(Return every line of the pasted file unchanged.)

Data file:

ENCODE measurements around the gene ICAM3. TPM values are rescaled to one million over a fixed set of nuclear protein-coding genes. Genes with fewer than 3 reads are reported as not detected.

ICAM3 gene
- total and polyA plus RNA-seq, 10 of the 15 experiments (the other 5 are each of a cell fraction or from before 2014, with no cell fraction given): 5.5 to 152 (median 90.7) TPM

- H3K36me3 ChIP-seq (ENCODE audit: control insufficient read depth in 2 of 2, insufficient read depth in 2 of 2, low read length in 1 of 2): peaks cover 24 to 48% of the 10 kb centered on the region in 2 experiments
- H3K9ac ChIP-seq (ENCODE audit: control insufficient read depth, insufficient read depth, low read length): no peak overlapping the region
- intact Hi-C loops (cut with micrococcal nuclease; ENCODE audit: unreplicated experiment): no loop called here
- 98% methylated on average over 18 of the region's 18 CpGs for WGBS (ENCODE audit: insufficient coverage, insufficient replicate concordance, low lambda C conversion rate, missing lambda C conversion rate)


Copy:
ENCODE measurements around the gene ICAM3. TPM values are rescaled to one million over a fixed set of nuclear protein-coding genes. Genes with fewer than 3 reads are reported as not detected.

ICAM3 gene
- total and polyA plus RNA-seq, 10 of the 15 experiments (the other 5 are each of a cell fraction or from before 2014, with no cell fraction given): 5.5 to 152 (median 90.7) TPM

- H3K36me3 ChIP-seq (ENCODE audit: control insufficient read depth in 2 of 2, insufficient read depth in 2 of 2, low read length in 1 of 2): peaks cover 24 to 48% of the 10 kb centered on the region in 2 experiments
- H3K9ac ChIP-seq (ENCODE audit: control insufficient read depth, insufficient read depth, low read length): no peak overlapping the region
- intact Hi-C loops (cut with micrococcal nuclease; ENCODE audit: unreplicated experiment): no loop called here
- 98% methylated on average over 18 of the region's 18 CpGs for WGBS (ENCODE audit: insufficient coverage, insufficient replicate concordance, low lambda C conversion rate, missing lambda C conversion rate)